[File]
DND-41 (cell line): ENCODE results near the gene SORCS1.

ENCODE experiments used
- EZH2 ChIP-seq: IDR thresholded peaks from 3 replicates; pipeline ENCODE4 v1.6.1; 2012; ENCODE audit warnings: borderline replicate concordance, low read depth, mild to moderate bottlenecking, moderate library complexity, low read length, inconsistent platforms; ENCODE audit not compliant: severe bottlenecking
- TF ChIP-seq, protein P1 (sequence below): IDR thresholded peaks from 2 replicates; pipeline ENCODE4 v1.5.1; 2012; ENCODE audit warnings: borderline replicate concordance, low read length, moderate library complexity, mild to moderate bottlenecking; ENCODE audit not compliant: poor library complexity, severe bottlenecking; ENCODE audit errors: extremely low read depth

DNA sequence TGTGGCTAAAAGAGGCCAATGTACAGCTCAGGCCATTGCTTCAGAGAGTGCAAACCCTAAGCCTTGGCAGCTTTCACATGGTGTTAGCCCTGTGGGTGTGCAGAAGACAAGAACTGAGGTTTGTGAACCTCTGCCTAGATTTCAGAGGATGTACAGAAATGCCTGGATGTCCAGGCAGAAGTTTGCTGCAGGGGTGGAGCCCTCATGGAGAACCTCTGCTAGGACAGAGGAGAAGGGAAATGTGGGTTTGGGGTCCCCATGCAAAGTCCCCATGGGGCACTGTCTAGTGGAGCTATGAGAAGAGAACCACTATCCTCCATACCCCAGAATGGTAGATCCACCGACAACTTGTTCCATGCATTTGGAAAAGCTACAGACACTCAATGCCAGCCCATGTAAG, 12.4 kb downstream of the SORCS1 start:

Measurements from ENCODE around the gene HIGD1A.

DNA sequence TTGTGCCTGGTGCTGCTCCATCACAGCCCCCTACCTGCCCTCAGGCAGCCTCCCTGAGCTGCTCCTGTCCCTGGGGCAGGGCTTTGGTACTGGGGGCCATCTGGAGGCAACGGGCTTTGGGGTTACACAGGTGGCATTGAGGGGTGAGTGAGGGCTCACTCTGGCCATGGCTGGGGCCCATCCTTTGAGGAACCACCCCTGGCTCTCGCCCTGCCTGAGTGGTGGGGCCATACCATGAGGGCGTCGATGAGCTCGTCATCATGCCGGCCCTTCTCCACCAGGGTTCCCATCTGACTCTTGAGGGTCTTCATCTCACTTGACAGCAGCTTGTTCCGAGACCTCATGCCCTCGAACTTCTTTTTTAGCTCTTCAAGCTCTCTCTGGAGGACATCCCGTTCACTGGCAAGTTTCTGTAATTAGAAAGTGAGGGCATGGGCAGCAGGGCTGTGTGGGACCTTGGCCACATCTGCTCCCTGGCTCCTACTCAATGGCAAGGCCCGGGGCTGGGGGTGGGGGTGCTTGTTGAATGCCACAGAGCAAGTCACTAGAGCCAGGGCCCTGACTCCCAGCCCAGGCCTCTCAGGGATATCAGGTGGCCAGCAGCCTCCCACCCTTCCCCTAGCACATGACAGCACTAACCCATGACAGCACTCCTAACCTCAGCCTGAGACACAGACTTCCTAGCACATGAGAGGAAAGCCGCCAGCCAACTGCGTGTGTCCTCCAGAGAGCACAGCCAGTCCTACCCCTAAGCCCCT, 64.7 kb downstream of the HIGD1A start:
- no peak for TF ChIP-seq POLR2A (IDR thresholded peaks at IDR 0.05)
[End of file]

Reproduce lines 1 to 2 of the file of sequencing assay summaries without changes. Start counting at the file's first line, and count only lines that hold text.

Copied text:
DND-41 (cell line): ENCODE results near the gene SORCS1.

ENCODE experiments used